This November, California voters will decide on Proposition 58, a measure that would allow public schools to teach students in both English and the student's primary language. If passed, Prop 58 would override Proposition 227, a 1998 ballot initiative that restricted multilingual education in the state.

According to data compiled from the US Department of Education, students learning English as second language make up 22.7 percent of students in Los Angeles County and 22.3 percent statewide. These students are currently required to enroll in "English-only" immersion programs meant to accelerate learning the language.

Proponents of Prop 58 argue that schools should have the flexibility to teach students in whatever way they see fit.

"Under our current system, too many California students are being left behind," says Yes on 58 campaign spokesperson Inez Kaminski. "They're not given the opportunity to learn English with the most effective teaching methods possible, which includes multilingual education."

Kaminski says the primary goal of the proposition is to ensure students become proficient English speakers. Language in the measure also allows schools to keep English immersion programs in their curriculum if they choose.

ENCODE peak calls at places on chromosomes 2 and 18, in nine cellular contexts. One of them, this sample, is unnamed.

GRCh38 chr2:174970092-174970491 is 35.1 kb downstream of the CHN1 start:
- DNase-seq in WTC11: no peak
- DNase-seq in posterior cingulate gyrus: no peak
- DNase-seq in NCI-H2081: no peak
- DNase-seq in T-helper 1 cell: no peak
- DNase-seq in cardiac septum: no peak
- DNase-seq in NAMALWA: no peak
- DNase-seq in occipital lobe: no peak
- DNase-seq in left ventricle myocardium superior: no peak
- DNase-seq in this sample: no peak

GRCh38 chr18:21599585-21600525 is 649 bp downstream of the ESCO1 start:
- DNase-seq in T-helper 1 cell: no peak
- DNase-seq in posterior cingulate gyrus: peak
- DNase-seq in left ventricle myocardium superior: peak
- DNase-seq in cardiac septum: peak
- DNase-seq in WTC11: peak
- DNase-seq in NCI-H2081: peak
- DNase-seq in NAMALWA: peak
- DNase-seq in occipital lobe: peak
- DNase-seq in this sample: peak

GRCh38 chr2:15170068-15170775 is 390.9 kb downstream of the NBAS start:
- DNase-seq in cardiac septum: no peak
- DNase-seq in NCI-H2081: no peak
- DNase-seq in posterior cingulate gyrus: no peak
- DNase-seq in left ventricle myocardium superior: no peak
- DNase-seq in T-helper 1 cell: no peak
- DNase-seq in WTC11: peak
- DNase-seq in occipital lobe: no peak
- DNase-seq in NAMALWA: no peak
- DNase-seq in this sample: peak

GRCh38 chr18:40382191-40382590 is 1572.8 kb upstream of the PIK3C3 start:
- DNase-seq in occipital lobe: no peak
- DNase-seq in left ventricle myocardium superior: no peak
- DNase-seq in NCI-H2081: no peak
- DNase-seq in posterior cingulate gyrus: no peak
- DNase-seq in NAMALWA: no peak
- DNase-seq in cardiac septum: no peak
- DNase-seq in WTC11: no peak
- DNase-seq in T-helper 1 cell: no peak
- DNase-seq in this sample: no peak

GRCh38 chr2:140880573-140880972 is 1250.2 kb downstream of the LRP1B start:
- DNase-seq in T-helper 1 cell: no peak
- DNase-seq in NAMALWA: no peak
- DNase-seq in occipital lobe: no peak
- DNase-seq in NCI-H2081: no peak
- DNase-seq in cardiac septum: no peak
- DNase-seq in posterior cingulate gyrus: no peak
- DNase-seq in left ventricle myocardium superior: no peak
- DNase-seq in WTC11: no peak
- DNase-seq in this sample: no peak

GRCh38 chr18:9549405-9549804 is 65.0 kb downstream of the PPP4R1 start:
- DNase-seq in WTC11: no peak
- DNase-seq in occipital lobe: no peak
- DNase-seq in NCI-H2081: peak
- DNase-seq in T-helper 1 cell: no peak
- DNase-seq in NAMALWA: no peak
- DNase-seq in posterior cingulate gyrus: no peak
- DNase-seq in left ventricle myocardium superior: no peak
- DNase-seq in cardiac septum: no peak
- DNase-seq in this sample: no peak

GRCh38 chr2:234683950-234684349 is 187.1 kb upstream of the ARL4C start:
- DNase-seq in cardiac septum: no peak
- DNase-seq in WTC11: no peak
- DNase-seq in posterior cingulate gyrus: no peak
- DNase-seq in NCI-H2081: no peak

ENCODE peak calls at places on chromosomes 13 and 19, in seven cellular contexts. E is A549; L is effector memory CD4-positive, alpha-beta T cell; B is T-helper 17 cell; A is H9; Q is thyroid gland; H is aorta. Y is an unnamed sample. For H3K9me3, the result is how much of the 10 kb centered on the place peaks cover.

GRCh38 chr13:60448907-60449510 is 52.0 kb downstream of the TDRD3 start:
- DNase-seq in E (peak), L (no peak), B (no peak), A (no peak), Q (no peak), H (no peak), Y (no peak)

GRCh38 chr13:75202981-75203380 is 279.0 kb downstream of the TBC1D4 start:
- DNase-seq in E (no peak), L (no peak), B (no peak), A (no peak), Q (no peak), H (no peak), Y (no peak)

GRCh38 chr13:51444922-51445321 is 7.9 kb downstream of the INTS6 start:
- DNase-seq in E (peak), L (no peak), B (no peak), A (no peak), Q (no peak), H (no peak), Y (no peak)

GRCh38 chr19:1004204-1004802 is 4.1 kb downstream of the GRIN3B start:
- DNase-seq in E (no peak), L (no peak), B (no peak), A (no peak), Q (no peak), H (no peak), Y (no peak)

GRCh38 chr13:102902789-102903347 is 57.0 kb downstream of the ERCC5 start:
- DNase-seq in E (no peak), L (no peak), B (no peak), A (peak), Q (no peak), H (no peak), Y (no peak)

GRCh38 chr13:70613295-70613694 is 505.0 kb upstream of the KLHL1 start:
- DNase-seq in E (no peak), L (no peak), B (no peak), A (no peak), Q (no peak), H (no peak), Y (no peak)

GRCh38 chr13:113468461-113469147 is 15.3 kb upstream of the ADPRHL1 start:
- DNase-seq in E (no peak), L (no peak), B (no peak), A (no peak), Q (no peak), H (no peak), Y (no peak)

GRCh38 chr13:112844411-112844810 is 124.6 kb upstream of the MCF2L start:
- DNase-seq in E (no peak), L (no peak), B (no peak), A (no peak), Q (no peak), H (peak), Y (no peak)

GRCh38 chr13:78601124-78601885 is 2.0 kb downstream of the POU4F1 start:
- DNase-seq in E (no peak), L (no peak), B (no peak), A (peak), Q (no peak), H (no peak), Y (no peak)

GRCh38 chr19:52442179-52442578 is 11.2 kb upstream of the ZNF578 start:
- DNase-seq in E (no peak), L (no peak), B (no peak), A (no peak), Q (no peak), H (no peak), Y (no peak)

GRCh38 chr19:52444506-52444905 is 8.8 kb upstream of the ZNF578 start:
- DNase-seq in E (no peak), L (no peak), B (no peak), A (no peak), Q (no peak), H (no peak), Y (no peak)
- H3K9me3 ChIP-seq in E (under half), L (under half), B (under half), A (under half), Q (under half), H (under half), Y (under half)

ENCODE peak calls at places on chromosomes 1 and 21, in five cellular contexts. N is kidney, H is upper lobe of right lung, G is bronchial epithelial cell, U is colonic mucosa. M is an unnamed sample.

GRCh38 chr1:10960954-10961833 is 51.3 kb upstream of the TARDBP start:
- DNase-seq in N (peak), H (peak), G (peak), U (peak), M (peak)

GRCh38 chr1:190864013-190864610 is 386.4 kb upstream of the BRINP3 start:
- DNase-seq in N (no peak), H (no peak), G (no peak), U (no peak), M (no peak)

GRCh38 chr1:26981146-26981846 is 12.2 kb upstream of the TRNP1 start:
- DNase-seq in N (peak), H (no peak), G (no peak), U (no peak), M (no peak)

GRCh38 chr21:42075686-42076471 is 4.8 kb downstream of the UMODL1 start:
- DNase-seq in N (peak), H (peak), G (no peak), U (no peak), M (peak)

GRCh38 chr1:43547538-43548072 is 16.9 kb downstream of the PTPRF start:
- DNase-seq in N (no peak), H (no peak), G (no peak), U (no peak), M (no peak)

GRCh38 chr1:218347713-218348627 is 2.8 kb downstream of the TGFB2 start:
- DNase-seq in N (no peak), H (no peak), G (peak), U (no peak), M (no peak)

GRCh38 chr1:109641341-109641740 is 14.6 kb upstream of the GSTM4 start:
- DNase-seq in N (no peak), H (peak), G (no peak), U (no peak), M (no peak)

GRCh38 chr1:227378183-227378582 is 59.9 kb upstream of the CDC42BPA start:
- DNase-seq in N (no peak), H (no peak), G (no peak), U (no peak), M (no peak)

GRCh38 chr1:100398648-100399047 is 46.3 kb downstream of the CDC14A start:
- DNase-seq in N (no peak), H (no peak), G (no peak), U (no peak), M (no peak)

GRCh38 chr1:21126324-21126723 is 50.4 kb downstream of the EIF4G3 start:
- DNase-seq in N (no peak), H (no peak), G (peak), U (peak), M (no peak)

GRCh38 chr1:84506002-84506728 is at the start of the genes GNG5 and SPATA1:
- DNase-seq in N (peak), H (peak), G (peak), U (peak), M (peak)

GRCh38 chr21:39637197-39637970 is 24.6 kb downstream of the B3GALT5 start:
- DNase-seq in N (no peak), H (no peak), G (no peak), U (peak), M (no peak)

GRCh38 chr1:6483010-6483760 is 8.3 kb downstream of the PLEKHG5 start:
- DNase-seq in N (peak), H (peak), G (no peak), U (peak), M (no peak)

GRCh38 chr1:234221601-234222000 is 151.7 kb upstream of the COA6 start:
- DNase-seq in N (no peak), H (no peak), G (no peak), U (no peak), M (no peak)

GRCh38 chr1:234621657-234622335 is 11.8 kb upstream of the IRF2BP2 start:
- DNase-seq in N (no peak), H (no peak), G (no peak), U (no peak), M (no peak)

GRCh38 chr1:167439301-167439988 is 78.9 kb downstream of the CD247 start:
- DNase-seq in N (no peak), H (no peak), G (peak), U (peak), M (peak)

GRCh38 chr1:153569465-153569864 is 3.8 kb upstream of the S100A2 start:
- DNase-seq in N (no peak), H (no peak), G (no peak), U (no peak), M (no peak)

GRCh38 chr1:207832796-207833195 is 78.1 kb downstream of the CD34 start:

"It speaks to the values of communities in California rather than a state mandated set of values," says Kaminski.

Critics say the proposition would instead encourage schools to impose Spanish-speaking classes against the will of parents and hinder students' ability to learn English.

"What the bilingual activists are trying to do is shift the state back to the Spanish-almost-only system for young Latino children that the state was using 20 years ago," says former businessman and political commentator Ron Unz, who is one of the proposition's primary opponents. "It would be a disaster if they end up [passing the proposition], but I'm very skeptical that they'll be able to succeed."

Unz drafted Proposition 227, which introduced the restrictions on multilingual education 18 years ago. The initiative was controversial at the time but passed with over 60 percent of the popular vote. Unz says that even if Proposition 58 passes in November, many Hispanic communities will reject multilingual programs because they keep students from learning English.

Supporters of the proposition point to a number of academic studies that support the idea that multilingual education helps English learners in the classroom.

"The target of bilingual education, in the sense of being one of the most effective ways of reaching academic English… has been documented for the last 30 years," says University of California, Los Angeles Education Professor Reynaldo Macias.

Macias says research shows multilingual programs help students learn by focusing on their broader academic achievement rather than a narrower focus on conversational speech taught in English immersion programs.

A recent online poll conducted by the University of California, Berkeley found that 69 percent of California voters support Prop 58. It has also received broad support from California school districts, teachers unions and prominent California Democrats.

If approved by voters, the measure would go into effect on Jul. 1st, 2017.